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dc.contributor.advisorMarenin, Otto
dc.creatorBoateng, Francis Danso
dc.date.accessioned2015-11-02T19:08:42Z
dc.date.available2015-11-02T19:08:42Z
dc.date.issued2015
dc.identifier.urihttp://hdl.handle.net/2376/5453
dc.descriptionThesis (Ph.D.), Department of Criminal Justice and Criminology, Washington State Universityen_US
dc.description.abstractGiven the deteriorated relationship between the police and the people of Ghana, this study examines the causes of trust in selected urban areas in Ghana. Specifically, the study aims to: (1) test the performance theory for its applicability and generalizability in Ghana; (2) examine individual and contextual variables likely to affect Ghanaians' trust in the police. Three theoretically based research questions and four theory-driven hypotheses developed around specific indicators of the police performance theory guided this study. It was hypothesized that: (1) perception of police effectiveness will positively affect citizen's trust in the police; (2) fear of crime will have a negative effect on citizen's level of trust in the police; (3) perception of neighborhood disorder will have a negative effect on trust in the police; and (4) citizen's experiences of police corruption will have a negative effect on their trust in the police. Using representative data collected between March and June 2014 from selected urban areas/cities in five administrative regions of Ghana, the study observed three patterns attitudes toward the police in the Ghanaian socio-cultural context. The first observable pattern was that, findings from the study support the general assumption that citizens' trust and confidence in institutions increase as their perceptions of institutional performance increase. This assumption is derived from the performance theory. The second pattern that was observed from the results of the present study was that procedural justice theory can also be used to explain variations in Ghanaian's trust. Finally, using multilevel modeling technique, findings from the study revealed significant contribution of community/neighborhood-level characteristics in explaining variations in aggregate levels of trust in different neighborhoods. Specifically, community rate of disorder, community levels of income and education, as well as average fear of crime in the neighborhood exerted significant influence on the level of trust of people living in the area, controlling for their individual characteristics, such as ethnic background, perception of fairness, and exposure to the media. The findings have several implications for the Ghana Police, and by adopting a multidimensional approach, several recommendations were offered to improve and strengthen public relationship with the police.en_US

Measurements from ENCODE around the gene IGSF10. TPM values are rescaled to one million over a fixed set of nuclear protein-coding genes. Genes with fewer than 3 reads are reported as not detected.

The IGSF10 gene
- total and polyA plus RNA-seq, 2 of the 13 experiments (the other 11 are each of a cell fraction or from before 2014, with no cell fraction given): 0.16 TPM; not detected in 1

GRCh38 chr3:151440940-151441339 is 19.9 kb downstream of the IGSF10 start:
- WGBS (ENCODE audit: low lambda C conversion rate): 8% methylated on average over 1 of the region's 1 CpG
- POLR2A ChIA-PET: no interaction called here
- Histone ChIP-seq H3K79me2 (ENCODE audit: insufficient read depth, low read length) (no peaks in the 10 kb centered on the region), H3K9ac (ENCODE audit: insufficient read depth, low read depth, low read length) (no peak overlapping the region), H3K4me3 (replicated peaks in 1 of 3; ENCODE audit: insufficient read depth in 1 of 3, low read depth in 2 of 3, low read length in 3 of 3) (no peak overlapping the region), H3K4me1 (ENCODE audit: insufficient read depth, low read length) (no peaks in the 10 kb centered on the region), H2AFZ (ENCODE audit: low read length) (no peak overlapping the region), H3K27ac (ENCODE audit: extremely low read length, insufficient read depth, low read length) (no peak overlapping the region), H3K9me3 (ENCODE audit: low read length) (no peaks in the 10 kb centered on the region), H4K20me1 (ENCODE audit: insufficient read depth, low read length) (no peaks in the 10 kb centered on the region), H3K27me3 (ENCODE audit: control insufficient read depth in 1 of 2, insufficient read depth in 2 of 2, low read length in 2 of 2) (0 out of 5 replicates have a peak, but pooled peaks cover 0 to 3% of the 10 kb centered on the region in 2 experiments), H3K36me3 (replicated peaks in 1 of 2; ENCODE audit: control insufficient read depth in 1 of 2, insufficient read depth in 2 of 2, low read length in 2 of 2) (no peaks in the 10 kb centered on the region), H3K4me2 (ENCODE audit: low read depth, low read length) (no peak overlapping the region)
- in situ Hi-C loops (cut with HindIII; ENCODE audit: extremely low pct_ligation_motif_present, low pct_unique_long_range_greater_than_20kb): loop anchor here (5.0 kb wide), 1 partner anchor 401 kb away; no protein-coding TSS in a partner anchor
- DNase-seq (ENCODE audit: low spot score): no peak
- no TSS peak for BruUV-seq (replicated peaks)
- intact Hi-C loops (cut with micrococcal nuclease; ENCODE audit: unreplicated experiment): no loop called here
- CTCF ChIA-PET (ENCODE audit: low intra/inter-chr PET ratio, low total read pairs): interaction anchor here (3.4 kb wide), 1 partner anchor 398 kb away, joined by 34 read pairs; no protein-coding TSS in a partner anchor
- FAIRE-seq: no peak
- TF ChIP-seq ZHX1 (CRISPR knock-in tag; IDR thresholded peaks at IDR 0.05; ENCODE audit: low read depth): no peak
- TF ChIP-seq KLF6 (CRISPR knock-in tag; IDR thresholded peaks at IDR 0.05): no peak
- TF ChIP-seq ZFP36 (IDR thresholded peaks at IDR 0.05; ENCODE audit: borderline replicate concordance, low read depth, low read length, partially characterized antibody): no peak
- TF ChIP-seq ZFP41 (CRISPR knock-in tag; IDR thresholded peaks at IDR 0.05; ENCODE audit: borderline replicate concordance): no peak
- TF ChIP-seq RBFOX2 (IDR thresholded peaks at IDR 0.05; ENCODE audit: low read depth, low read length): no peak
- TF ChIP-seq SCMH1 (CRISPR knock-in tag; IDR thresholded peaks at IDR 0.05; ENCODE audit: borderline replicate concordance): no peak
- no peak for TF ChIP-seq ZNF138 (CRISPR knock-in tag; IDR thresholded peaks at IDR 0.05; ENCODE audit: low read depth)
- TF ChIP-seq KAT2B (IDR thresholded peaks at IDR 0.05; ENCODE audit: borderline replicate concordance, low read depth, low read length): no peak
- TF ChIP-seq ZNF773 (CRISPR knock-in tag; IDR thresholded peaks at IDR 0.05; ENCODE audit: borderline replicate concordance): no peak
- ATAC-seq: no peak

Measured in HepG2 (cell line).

dc.description.sponsorshipDepartment of Criminal Justice and Criminology, Washington State Universityen_US
dc.languageEnglish
dc.rightsIn copyright
dc.rightsPublicly accessible
dc.rightsopenAccess
dc.rights.urihttp://rightsstatements.org/vocab/InC/1.0/
dc.rights.urihttp://www.ndltd.org/standards/metadata
dc.rights.urihttp://purl.org/eprint/accessRights/OpenAccess
dc.subjectCriminology
dc.subjectFear of crime
dc.subjectGhana
dc.subjectLegitimacy
dc.subjectpolicing
dc.subjectprocedural fairness
dc.subjectPublic trust
dc.titleTRUST IN THE POLICE: ANALYSIS OF URBAN CITIES IN GHANA
dc.typeElectronic Thesis or Dissertation


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